Work over the past week has been a bit testing. The server at one of the company's office in regional northern-New South Wales failed, which has involved us totally replacing the thing, and honestly it hasn't gone too smoothly. I also did the monthly network maintenance on the weekend as well, so i'm a little worked-out at the moment (but the IT Manager was the one who had to drive down there and physically replace the server!(poor him))
On Sunday we had the wedding of some friends who have been going out for the past 10+ years, so most of us were like 'finally!' when they actually got engaged last year.
The ceremony itself was interesting for many reasons. The bride is a daughter of a Serbian priest, so there were actually four priests partaking in the service which was the first with that many i've seen. Also, because of the mix of Greek and Serbian priests it meant that the ceremony was actually performed in a combination of Greek, English and Serbian.
The Serbian was especially interesting, and hearing the 'Christos Anesti' (Christ is Risen) sung in Serbian was a treat. The ceremony itself felt like a priest tag-team as each took their turn and the microphone was swapped around.
The reception was at Custom's House that night in the City. To my great surprise it was a really small affair (only about 80 people at my count, which left me wondering how Des and I actually scored an invite, but appreciated nonetheless). It was actually quite refreshing; i don't think i've been to a reception with such few people.
Honestly, i've got to say that it's one of the best reception's i've been to for a wedding. If i could use two words to describe it: intimate and classy. The food was amazing, but the highlight for me was the music. There was no DJ, no band; the only music for much of the reception was solely a string trio.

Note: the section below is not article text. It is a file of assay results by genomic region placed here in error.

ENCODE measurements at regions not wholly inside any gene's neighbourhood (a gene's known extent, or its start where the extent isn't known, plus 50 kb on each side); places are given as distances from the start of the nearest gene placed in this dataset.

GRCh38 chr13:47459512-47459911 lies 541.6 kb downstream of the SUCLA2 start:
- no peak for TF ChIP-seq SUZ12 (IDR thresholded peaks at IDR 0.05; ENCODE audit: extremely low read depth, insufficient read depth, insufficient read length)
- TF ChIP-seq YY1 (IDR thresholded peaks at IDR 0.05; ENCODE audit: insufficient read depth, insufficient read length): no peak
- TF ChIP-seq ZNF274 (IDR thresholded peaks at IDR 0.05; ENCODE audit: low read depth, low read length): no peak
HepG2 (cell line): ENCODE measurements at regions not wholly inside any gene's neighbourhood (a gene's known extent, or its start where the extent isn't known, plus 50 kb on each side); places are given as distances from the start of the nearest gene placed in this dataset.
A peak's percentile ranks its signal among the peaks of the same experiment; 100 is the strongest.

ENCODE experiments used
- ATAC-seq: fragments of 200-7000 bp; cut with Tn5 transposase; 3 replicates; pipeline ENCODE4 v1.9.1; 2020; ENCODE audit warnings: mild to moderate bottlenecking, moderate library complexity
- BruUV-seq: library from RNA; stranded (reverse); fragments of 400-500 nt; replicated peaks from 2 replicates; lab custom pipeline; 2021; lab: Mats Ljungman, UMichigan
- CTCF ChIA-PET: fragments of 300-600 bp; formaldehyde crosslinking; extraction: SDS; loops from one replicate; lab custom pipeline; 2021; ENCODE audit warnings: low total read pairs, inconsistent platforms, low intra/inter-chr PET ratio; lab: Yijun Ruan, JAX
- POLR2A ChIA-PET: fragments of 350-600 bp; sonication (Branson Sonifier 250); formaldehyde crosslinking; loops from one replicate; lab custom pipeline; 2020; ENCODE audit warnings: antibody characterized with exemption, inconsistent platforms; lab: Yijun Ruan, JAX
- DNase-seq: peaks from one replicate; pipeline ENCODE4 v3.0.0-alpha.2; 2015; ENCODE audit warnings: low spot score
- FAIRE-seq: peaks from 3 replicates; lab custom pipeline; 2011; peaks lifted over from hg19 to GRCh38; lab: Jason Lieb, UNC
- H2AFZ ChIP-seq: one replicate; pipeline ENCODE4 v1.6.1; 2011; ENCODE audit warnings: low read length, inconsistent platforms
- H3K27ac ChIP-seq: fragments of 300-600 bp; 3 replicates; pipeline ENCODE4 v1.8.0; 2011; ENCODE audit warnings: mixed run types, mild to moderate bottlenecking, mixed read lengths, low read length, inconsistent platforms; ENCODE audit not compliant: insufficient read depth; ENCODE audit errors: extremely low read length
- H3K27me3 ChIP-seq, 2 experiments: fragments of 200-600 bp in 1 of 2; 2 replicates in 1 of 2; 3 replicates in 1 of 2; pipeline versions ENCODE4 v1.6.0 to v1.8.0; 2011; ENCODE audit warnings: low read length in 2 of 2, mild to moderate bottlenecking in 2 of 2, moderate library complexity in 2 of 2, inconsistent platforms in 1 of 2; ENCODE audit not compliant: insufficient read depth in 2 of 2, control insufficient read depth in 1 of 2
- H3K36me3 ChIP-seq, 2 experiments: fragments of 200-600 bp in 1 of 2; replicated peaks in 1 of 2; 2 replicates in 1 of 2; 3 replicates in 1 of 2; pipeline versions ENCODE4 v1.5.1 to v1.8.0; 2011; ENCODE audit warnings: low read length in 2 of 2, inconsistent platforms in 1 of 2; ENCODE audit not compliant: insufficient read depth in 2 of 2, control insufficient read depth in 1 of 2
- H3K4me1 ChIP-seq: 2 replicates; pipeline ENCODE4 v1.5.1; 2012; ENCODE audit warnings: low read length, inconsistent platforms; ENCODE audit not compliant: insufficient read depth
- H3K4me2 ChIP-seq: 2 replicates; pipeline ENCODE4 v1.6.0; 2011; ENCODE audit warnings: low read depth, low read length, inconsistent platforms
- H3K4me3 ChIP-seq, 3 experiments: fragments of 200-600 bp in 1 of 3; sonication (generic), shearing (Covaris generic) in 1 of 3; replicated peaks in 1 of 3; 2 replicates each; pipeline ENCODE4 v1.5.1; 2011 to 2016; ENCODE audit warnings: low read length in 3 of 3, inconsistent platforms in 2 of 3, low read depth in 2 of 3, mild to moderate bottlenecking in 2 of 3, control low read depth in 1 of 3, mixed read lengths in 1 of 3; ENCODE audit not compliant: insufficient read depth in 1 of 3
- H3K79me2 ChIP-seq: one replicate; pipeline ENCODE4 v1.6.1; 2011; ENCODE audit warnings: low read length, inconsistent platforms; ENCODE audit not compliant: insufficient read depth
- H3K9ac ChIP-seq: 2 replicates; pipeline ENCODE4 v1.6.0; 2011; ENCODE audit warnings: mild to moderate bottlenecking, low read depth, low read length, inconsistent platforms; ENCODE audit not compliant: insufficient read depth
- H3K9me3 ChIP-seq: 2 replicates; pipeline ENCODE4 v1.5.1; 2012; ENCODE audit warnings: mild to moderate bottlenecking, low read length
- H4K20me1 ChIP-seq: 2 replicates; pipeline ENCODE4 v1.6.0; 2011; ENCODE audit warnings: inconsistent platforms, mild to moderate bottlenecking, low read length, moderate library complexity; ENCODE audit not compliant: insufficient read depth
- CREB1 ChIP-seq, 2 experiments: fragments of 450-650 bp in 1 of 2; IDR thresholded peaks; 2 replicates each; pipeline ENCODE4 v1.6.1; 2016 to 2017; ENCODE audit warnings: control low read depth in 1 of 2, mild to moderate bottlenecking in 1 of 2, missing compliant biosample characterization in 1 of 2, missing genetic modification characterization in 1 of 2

As a bit of background, i love a bit of classical music, and the string trio at the reception whilst eating the great food in the wonderful setting of the 100+ year old Custom's House building was absolutely heavenly. There were several times where i felt like exclaiming to the other people at our table 'Would you please shut the heck up so i can listen to this wonderful music?!!'.
Thankfully i restrained myself, but it was a thoroughly enjoyable night. There was Serbian and Greek dancing later on in the night (it was quite a transition from classical strings to Serbian dance), and the shots of a home-made Balkan drink, Rakia, that was offered to all the guests by the Serbian parents is a story in itself. At our table we called the stuff 'Rocket Fuel', mainly because i swear it had a alcoholic content of at least 60%. I think my stomach lining is still healing.
The only downer was that as it was on a Sunday night, because of work the next day we couldn't stay out as late as we would have liked to and had to leave a bit early.